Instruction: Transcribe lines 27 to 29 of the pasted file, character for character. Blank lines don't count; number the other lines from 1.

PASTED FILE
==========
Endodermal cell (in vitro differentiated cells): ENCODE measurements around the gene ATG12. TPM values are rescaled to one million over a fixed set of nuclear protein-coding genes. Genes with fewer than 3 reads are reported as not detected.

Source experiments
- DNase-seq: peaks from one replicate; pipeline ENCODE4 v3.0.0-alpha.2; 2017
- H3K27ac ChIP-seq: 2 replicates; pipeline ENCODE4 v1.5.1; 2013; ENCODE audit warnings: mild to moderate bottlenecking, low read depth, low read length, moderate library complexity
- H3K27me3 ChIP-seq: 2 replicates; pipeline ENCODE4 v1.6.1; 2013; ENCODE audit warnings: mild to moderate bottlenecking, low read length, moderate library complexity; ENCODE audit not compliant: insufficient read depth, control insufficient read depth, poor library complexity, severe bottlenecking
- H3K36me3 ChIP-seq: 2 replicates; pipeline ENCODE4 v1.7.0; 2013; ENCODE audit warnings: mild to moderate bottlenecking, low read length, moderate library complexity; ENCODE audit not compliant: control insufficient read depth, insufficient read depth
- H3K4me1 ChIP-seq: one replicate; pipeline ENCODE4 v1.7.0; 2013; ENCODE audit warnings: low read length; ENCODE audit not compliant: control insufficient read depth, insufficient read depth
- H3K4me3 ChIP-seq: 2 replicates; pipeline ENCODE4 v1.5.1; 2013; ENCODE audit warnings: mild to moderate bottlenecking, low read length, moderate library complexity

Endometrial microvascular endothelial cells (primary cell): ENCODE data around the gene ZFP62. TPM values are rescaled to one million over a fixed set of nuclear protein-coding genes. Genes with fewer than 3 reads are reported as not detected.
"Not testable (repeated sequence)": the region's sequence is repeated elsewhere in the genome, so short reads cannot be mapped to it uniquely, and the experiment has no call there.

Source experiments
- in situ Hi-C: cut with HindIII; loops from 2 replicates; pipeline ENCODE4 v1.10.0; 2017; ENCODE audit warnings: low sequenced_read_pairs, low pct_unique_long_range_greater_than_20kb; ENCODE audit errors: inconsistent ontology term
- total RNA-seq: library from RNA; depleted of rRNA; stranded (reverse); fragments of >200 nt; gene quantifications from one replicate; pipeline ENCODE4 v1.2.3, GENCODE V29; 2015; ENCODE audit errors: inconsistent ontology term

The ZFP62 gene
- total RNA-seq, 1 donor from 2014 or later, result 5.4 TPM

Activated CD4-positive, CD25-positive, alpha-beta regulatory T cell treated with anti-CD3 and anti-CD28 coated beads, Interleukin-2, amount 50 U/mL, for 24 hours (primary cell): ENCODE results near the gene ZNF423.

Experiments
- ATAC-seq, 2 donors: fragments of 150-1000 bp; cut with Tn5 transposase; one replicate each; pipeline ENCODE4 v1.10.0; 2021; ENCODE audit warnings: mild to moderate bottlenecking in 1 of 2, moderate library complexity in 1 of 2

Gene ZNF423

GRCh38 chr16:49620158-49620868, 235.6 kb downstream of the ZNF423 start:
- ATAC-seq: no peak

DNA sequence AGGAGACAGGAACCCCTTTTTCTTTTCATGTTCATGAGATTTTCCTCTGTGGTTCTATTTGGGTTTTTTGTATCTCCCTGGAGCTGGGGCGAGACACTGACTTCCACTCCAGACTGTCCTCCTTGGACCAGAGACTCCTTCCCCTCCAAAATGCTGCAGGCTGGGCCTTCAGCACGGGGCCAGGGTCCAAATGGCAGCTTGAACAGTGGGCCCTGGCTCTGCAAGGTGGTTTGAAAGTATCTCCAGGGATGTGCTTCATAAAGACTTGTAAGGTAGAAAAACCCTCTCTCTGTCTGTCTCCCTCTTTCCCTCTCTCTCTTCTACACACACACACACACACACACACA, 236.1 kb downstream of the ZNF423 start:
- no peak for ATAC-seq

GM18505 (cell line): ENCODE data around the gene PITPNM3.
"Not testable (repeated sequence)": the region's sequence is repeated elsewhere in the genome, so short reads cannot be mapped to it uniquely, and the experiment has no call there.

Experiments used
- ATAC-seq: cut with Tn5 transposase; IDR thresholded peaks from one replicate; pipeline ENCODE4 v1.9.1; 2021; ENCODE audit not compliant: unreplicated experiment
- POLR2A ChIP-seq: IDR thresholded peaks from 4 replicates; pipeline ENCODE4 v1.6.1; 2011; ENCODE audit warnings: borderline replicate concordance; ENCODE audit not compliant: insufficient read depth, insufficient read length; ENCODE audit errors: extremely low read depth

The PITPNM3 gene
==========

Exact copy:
- ATAC-seq: cut with Tn5 transposase; IDR thresholded peaks from one replicate; pipeline ENCODE4 v1.9.1; 2021; ENCODE audit not compliant: unreplicated experiment
- POLR2A ChIP-seq: IDR thresholded peaks from 4 replicates; pipeline ENCODE4 v1.6.1; 2011; ENCODE audit warnings: borderline replicate concordance; ENCODE audit not compliant: insufficient read depth, insufficient read length; ENCODE audit errors: extremely low read depth

The PITPNM3 gene